Helping leaders see supporting lines, not reporting lines

TreeHandOne of the most disturbing moments in my career came after an executive bid review meeting. In the review we discussed different options for bidding the work relative to how competitors would bid. There was open disagreement and debate about the best strategy. A junior member of the team held strong opinions as to how we should proceed. Despite ‘disagreeing’ with me, my junior colleague was respectful throughout the debate and comfortable sharing a different opinion in a room of senior leaders.

While I welcomed this kind of debate as an executive, the old guard of the ‘command & control’ model did not. After the meeting one of the leaders came into my office. He shut the door, looked at me sternly and said “don’t you ever let that happen again”. I was shocked as he continued to say it was completely unacceptable to let a junior member of my team openly disagree with his VP in front of leadership.

Unfortunately this experience is not unique. People all over the world are subjected to this antiquated leadership approach every day. There is a different way and it starts with leaders seeing SupportingLines, not reporting lines.

There are two types of SupportingLines:

  1. Leaders see direct supports, not direct reports.
  2. Support requirements between teams are visible, understood and agreed.

The focus this week is helping leaders see direct supports, not direct reports. Next week we will delve into cross-functional collaboration.

Leaders see direct supports, not direct reports.

When I first read “The Servant as Leader” by Robert Greenleaf I couldn’t get my head around it. It was so different than what I was used to. After I gained experience as a leader, grew as a parent and deepened my yoga and meditation practice the concepts started to make sense. I read it again. This time the penny dropped and there has been no looking back.

The supporting is more important than the reporting.

My breakthrough was profound. It was clear that I had grown as a person and as a leader between the first and second readings of the essay.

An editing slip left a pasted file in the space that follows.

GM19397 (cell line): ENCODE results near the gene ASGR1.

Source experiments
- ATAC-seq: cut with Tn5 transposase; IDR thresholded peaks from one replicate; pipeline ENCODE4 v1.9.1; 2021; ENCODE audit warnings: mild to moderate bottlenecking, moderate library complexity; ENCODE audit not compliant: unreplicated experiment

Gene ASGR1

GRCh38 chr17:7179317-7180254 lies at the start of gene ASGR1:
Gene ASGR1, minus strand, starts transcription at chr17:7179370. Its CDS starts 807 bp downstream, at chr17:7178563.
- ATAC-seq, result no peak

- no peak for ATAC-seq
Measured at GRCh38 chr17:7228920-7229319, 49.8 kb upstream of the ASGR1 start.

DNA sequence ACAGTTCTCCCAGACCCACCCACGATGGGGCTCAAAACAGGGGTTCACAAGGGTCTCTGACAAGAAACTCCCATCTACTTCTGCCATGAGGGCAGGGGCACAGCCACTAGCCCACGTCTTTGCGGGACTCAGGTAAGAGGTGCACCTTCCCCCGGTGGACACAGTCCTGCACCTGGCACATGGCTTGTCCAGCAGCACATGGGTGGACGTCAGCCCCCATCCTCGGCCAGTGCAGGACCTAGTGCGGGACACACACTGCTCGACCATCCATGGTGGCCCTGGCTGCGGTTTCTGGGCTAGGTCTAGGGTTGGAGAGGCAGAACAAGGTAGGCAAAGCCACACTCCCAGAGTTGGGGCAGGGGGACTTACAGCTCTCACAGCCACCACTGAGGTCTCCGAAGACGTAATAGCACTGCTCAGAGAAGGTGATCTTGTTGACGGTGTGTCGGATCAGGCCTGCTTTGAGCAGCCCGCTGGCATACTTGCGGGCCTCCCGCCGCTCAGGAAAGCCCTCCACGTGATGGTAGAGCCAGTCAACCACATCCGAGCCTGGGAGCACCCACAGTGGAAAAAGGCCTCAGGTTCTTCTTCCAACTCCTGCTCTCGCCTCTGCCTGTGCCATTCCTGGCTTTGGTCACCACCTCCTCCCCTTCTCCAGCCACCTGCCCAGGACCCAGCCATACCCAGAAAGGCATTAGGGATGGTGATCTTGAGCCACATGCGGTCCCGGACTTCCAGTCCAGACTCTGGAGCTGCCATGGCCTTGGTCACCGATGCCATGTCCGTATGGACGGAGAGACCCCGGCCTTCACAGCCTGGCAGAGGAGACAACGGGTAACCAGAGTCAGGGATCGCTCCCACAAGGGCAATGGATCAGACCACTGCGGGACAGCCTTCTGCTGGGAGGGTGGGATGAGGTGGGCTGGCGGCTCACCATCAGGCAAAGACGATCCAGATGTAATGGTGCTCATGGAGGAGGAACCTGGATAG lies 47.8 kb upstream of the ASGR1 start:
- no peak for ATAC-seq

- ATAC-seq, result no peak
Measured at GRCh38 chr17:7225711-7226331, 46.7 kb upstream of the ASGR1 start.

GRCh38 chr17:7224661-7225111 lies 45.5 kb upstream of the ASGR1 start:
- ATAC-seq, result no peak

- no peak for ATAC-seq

But I was still stuck. While Greenleaf’s essay is incredibly powerful, it is also challenging to read, comprehend and implement. It’s depth and brilliance becomes apparent over time. And then, just when you grasp the concepts another challenge emerges: “how do I put this model into practice?”

The true test of leadership: did people grow?

Greenleaf’s true test of leadership is “did people grow?”. He asks whether those being served are “healthier, wiser, freer, more autonomous or more likely themselves to become servant leaders. People are inspired when leaders who focus on growth and development. They feel encouraged. Teams feel empowered. Helping people grow is a foundational element of employee engagement. This is a great place to start your SupportingLines leadership journey.

Command & control is a losing strategy.

In the example above, I was trying to empower a junior member of our team. I wanted him to see that his judgement was sound and opinions mattered. We won the bid. While we didn’t use all of the elements of his approach, his opinion highlighted a key strategic element that led to victory. The ‘command & control’ leader had it dead wrong … and he would have lost the bid.

In the next post I cover the second type of SupportingLine: ensuring that support requirements between teams are visible, understood and agreed.

 

The SupportingLines Institute can help you put theory into practice

The SupportingLines model offers your organization a complete, modern operating system. We inspire leaders and empower teams so that millions of people become engaged in their work. There are three core elements to our leadership model:

  • Help people grow
  • Help leaders coach
  • Help teams collaborate

If this resonates with you Join the Movement at SupportingLines.com to learn more.

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  1. Pingback: Cross-functional collaboration starts with visible SupportingLines - SupportingLines Institute

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